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Gay sex legalized in northern Cyprus


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Gay sex legalized in northern Cyprus

The northern part of Cyprus was until today the only European territory where gay sex was illegal among adults.

Turkish Cypriot deputies have passed an amendment changing the law that punished homosexual acts with up to five years in prison.

Dervis Eroglu, the Turkish Cypriot community leader, has to endorse the change within 15 days before the law is officially reformed.

Human Dignity Trust, a Non-Governmental Organization (NGO) based in London, UK, had taken legal action at the European court of human rights in Strasbourg, against the region’s laws that criminalise homosexuality.

The London-based NGO’s chief executive, Jonathan Cooper stated: “This is a historic day for gay people in Europe and a major victory for human rights, equality and the Human Dignity Trust”.

He added: “Our case before the European Court required the law to be changed. Nowhere in Europe now still criminalises gay people and we are proud to say that we have played a significant role in bringing this shameful chapter in European history to an end. Laws against private, consenting homosexual acts between adults criminalise someone’s very identity and have no place in the modern world”.

Once the law is enacted, there will be no more states or territories in Europe and North America where homosexuality is considered a crime. On the oher hand, in Africa several new anti-gay laws have been passed that enforce harsh punishments for homosexual acts.

The Republic of Cyprus legalised gay sex in 1993. However, in the northern part of the island, currently under Turkish Cypriot administration, many British colonial-era laws, such as the one regarding homosexual acts, have remained in force.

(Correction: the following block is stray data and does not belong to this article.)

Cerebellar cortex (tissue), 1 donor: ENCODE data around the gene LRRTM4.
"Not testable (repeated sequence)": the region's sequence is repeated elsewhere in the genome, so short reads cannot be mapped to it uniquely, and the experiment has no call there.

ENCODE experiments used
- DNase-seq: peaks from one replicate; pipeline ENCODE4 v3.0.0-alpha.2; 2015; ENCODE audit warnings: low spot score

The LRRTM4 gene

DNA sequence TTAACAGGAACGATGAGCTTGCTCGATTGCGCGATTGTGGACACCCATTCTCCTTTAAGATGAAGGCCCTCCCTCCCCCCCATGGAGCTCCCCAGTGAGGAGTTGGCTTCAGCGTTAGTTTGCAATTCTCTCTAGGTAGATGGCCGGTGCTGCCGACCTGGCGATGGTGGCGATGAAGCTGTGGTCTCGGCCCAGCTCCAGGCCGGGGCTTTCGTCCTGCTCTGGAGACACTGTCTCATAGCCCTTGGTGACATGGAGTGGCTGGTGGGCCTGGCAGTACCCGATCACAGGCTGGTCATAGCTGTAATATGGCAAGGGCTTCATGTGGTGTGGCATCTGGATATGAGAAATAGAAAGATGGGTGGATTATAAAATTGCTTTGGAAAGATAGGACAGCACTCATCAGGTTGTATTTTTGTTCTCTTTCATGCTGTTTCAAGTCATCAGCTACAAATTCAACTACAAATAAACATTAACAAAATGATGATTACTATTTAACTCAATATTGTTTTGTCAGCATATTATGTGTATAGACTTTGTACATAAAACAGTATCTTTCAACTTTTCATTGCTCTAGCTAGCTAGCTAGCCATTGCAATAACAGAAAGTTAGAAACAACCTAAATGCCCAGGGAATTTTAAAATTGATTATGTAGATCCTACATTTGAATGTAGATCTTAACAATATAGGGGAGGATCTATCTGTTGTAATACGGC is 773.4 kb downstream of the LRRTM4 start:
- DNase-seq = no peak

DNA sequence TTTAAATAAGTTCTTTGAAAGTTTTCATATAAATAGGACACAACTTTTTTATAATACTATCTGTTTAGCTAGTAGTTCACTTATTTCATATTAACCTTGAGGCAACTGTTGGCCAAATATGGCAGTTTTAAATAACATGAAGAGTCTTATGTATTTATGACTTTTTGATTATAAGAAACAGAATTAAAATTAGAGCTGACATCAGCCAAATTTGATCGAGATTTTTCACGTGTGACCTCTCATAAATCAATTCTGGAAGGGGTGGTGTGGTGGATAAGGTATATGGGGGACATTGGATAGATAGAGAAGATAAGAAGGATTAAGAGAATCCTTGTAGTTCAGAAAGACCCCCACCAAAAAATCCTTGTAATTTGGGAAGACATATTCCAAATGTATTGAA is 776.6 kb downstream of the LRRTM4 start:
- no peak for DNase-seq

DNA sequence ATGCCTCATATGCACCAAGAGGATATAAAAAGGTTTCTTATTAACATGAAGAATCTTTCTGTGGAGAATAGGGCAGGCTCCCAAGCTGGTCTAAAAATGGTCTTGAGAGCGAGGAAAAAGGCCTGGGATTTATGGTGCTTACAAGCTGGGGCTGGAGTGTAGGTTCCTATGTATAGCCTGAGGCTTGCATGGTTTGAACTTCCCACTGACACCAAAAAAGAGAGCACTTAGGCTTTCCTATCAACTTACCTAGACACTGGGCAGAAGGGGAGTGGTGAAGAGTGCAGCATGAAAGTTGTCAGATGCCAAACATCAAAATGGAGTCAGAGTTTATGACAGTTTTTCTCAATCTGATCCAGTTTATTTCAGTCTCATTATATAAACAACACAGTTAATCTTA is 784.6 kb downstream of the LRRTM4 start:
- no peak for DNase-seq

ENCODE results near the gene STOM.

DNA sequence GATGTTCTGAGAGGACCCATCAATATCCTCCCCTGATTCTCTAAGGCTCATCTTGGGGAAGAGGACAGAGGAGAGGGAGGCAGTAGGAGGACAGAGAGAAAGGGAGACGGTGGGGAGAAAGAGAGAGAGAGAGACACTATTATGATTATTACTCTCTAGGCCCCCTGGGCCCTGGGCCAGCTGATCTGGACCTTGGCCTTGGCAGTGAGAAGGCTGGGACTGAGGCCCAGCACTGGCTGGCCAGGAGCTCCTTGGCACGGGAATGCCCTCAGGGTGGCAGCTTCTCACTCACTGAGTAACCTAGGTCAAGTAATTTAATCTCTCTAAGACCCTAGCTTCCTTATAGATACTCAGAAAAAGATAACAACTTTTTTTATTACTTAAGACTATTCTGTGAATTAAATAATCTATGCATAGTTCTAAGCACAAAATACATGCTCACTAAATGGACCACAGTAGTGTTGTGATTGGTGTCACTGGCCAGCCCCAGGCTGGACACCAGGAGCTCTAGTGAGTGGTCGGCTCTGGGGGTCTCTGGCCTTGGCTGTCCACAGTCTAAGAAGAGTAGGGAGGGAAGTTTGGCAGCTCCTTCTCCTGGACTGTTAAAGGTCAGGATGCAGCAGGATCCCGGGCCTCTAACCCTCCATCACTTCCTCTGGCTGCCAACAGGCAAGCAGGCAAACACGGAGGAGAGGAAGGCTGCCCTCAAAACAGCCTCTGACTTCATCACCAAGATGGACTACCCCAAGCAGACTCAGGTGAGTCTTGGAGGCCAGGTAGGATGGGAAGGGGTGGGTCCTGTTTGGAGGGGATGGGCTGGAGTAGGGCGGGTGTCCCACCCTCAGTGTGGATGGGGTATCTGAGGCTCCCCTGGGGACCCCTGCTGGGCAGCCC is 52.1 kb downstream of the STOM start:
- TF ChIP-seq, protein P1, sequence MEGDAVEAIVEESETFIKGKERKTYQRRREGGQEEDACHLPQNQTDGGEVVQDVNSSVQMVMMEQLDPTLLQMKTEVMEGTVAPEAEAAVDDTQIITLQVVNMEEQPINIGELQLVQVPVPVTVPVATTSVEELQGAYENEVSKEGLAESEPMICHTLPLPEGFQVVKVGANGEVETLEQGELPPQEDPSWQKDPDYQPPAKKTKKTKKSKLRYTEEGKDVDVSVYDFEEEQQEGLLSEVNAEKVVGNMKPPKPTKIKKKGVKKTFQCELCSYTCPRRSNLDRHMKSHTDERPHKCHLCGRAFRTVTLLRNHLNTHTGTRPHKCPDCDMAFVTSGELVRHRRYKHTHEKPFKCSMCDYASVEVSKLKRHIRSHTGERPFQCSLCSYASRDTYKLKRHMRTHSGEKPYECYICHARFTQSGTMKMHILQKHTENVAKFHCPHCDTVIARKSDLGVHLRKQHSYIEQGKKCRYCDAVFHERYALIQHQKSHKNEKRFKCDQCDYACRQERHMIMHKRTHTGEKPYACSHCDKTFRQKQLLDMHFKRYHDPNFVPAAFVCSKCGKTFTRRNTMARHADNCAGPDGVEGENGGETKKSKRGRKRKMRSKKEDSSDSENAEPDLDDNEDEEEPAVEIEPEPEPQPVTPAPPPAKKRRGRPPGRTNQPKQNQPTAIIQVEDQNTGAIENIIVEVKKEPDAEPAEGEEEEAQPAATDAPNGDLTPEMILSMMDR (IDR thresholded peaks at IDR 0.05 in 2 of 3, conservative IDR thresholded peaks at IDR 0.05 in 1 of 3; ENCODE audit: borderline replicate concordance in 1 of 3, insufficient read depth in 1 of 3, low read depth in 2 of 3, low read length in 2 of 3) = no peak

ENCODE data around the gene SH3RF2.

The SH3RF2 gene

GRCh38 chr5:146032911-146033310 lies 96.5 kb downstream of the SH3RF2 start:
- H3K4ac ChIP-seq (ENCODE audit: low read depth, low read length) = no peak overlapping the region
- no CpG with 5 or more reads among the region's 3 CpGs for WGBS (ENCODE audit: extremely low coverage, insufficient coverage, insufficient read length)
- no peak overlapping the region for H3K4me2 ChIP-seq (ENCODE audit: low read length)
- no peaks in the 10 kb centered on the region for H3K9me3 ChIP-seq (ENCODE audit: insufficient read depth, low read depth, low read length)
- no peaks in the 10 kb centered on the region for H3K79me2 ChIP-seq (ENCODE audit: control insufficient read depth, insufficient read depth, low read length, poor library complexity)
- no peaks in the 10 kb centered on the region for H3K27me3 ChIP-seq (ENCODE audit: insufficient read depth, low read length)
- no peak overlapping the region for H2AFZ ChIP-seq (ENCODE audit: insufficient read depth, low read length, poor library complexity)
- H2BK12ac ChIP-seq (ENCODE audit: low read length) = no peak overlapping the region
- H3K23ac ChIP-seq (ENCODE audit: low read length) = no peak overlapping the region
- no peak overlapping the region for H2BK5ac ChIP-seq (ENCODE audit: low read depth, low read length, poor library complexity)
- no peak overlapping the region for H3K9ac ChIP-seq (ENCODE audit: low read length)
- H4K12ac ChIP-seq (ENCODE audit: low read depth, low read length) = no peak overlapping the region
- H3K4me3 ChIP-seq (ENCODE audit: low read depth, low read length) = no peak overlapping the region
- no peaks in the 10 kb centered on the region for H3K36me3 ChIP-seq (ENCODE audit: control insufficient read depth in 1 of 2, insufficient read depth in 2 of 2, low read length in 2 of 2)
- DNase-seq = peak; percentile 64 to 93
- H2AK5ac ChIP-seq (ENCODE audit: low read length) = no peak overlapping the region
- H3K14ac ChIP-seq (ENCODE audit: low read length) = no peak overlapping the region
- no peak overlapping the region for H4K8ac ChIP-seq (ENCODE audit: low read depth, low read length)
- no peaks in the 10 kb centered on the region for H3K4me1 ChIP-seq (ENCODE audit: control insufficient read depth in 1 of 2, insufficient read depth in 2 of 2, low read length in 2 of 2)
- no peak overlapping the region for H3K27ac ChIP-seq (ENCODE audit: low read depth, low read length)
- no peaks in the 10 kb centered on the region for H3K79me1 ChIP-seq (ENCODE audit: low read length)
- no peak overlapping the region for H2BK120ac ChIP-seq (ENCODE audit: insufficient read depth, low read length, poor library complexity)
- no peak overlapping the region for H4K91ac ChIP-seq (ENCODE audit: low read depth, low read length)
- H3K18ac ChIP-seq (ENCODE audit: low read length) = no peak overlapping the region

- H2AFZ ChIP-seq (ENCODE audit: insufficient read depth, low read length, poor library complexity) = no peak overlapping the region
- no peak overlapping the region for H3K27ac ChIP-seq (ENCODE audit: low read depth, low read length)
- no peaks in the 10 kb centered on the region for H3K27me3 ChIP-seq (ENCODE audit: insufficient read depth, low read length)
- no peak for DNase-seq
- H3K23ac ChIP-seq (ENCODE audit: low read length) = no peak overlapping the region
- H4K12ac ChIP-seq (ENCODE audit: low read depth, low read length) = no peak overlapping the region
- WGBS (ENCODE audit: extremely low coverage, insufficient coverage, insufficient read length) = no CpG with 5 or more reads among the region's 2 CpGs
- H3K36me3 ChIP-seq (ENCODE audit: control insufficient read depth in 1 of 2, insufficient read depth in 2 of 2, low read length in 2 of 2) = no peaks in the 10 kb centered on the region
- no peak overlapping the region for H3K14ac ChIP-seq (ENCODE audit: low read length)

Euronews’ journalist Thomas Seymat contacted the office of British MEP Michael Cashman, who visited the northern part of Cyprus and called for a repeal of the law.

euronews: Can you tell us what today represents for you and Northern Cyprus?

M. Cashman: Today marks the recognition of hard work Lesbian, Gay, Bisexual and Trans (LGBT) community activism, persuasion and progressive politics can achieve. This is a victory for the LGBT community of Northern Cyprus and the politicians who have always supported them.

euronews: How do you think the repeal of this law will affect the relations between the international community, Northern Cyprus and Turkey?

M. Cashman: This law should send a positive and encouraging sign to LGBT activists and progressive politicians in Turkey. It should also encourage the international community to support the reunification of Cyprus, giving equal respect and equality to both the Turkish Cypriot and Greek Cypriot communities. Only by encouraging them to work together, respecting their differences, will we ever achieve a reunification.

Another British MEP involved in the repeal of the law, Mrs Yannakoudakis, said in a statement: “I congratulate the Turkish Cypriot LGBT community on finally being able to exercise the most basic human right of all – the right to love.”

She also put the repeal on an international perspective: “as other Commonwealth countries such as Nigeria and Uganda impose increasingly draconian measures to persecute LGBT people, I hope that people will learn from [nothern] Cyprus that the anti-gay legacy of Britain’s colonial past should be scrapped and not strengthened”

In May 2013 the International Lesbian and Gay Association (ILGA) announced the results of a study on the state of international LGBT community, stating the relevant laws in each country.

Every story can be told in many ways: see the perspectives from Euronews journalists in our other language teams.

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